1 Edge Hill University (UNITED KINGDOM)
2 Colorado State University (UNITED STATES)
3 University of Colorado Denver (UNITED STATES)
About this paper:
Appears in: ICERI2010 Proceedings
Publication year: 2010
Pages: 1275-1283
ISBN: 978-84-614-2439-9
ISSN: 2340-1095
Conference name: 3rd International Conference of Education, Research and Innovation
Dates: 15-17 November, 2010
Location: Madrid, Spain

In response to the declining mathematics performance of American students compared to their international counterparts and to a national call for high quality professional development for teachers, the National Science Foundation established the Math and Science Partnership (MSP) initiative. The charge was to create partnerships between higher education institutions and primary/secondary schools with the goal of improving student achievement in mathematics and science.

As part of this initiative, the Rocky Mountain Middle School MSP (RMMSMSP) targeted primary and early secondary teachers in seven partner school districts, offering long-term professional development (15 – 36 months, on average) in the form of mathematics content courses and pedagogical follow-up units. One of the goals of the RMMSMSP was to increase student mathematics achievement by increasing teacher content knowledge. This presentation focuses on the effects of the RMMSMSP on student mathematics outcomes on the state standardized test.


We used the quasi-experimental cohort control design (Shadish, Cook, and Campbell, 2002) to maximize the validity of our findings. The final sample consisted of 2319 students who came from the classes of 23 teachers for whom we could construct two groups of students: one group who had the teachers before they had taken any courses and another group who had the same teachers after they had taken their final number of courses. Students were equated statistically for academic ability and special education status.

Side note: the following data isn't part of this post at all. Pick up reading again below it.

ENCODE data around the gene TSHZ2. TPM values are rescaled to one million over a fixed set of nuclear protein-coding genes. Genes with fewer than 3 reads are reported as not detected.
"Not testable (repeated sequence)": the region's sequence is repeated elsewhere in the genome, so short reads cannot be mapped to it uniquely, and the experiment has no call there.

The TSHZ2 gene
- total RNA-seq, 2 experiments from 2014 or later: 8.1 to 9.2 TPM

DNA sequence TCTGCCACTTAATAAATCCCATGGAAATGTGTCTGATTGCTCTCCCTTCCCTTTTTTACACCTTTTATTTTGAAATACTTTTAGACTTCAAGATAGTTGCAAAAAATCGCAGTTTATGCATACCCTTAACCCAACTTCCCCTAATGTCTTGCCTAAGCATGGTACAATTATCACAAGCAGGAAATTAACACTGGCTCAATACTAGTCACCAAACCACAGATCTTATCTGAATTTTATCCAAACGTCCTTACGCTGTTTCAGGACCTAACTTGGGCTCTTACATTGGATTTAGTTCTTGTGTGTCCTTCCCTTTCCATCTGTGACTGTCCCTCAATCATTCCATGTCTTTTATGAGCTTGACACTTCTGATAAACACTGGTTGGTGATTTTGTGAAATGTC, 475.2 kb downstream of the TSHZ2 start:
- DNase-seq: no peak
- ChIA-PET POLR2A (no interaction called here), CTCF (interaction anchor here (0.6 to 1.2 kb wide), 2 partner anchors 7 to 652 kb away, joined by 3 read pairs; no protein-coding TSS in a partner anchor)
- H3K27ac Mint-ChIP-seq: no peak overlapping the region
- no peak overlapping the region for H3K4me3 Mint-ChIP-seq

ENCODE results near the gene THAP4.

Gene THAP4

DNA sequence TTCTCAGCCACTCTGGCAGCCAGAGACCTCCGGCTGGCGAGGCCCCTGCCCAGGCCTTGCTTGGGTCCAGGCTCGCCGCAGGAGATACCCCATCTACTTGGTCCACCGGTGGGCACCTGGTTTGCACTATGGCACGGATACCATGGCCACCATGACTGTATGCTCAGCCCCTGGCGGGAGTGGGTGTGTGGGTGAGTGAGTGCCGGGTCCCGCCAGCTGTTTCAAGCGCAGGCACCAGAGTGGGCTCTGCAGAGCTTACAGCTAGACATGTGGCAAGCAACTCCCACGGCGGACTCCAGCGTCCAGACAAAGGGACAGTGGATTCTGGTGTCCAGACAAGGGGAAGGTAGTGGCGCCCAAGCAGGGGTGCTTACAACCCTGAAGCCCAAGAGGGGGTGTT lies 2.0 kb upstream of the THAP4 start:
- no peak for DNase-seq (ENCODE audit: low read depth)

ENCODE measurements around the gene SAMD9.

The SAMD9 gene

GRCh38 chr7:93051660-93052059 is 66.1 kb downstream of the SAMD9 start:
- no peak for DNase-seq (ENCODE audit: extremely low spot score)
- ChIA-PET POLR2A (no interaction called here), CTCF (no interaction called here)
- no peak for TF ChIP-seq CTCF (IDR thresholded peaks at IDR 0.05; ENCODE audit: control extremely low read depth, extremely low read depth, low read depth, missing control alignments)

After exploring several statistical models for understanding the student outcomes of the RMMSMSP, we analyzed the standardized test outcomes as a dichotomous variable, which represented either a proficient outcome or better (i.e. “advanced” or “proficient”) or a non-proficient outcome or worse (i.e. “partially proficient” or “unsatisfactory”) on the state standardized mathematics test. We used a logistic regression model with a random teacher effect to account for the clustering of students within teachers. Such a model is an example of a hierarchical generalized linear model (Raudenbush and Bryk, 2002).


Although our results were not statistically significant, a fact which is likely due to the small sample of only 23 teachers, they merit consideration. We found that students who received instruction from a participant teacher after the teacher took one mathematics course had odds of at least a proficient outcome which were approximately 1.5 times higher than students who received instruction before the teacher took a math course. Students who received instruction after the teacher took two or more mathematics courses had odds of at least a proficient outcome which were approximately 2 times higher than students who received instruction before the teacher took any math courses.

This study presented many methodological challenges, especially related to teacher movement, which drastically reduced the number of teachers available for sampling, and related to the use of standardized test data, which can be quite variable. While the results presented here are not statistically significant, we believe they are practically significant. They contribute to filling the gap in the literature concerning the association of teacher content knowledge professional development and student achievement, as well as highlighting methodological issues commonly present in professional development evaluations.
Mathematics achievement, professional development, middle level.